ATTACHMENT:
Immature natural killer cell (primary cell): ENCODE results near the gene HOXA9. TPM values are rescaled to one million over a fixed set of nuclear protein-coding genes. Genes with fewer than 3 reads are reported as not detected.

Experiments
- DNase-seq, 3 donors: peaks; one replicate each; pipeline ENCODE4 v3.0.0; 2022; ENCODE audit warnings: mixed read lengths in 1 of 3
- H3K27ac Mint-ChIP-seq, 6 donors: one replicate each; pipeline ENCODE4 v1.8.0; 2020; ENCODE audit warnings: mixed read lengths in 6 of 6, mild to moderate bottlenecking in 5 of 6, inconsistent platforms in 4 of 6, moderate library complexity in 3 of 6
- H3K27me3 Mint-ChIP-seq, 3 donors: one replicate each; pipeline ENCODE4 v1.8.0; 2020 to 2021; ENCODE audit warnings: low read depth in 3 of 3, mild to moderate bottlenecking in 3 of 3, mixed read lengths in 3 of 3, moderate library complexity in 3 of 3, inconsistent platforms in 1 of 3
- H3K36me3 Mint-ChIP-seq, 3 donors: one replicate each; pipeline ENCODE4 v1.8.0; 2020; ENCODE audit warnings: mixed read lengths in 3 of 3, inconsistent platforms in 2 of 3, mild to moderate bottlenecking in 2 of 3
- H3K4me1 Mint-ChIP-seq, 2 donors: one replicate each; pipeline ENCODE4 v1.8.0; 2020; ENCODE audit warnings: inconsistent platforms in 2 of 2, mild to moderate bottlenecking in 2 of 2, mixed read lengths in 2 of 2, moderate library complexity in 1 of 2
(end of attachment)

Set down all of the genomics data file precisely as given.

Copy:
Immature natural killer cell (primary cell): ENCODE results near the gene HOXA9. TPM values are rescaled to one million over a fixed set of nuclear protein-coding genes. Genes with fewer than 3 reads are reported as not detected.

Experiments
- DNase-seq, 3 donors: peaks; one replicate each; pipeline ENCODE4 v3.0.0; 2022; ENCODE audit warnings: mixed read lengths in 1 of 3
- H3K27ac Mint-ChIP-seq, 6 donors: one replicate each; pipeline ENCODE4 v1.8.0; 2020; ENCODE audit warnings: mixed read lengths in 6 of 6, mild to moderate bottlenecking in 5 of 6, inconsistent platforms in 4 of 6, moderate library complexity in 3 of 6
- H3K27me3 Mint-ChIP-seq, 3 donors: one replicate each; pipeline ENCODE4 v1.8.0; 2020 to 2021; ENCODE audit warnings: low read depth in 3 of 3, mild to moderate bottlenecking in 3 of 3, mixed read lengths in 3 of 3, moderate library complexity in 3 of 3, inconsistent platforms in 1 of 3
- H3K36me3 Mint-ChIP-seq, 3 donors: one replicate each; pipeline ENCODE4 v1.8.0; 2020; ENCODE audit warnings: mixed read lengths in 3 of 3, inconsistent platforms in 2 of 3, mild to moderate bottlenecking in 2 of 3
- H3K4me1 Mint-ChIP-seq, 2 donors: one replicate each; pipeline ENCODE4 v1.8.0; 2020; ENCODE audit warnings: inconsistent platforms in 2 of 2, mild to moderate bottlenecking in 2 of 2, mixed read lengths in 2 of 2, moderate library complexity in 1 of 2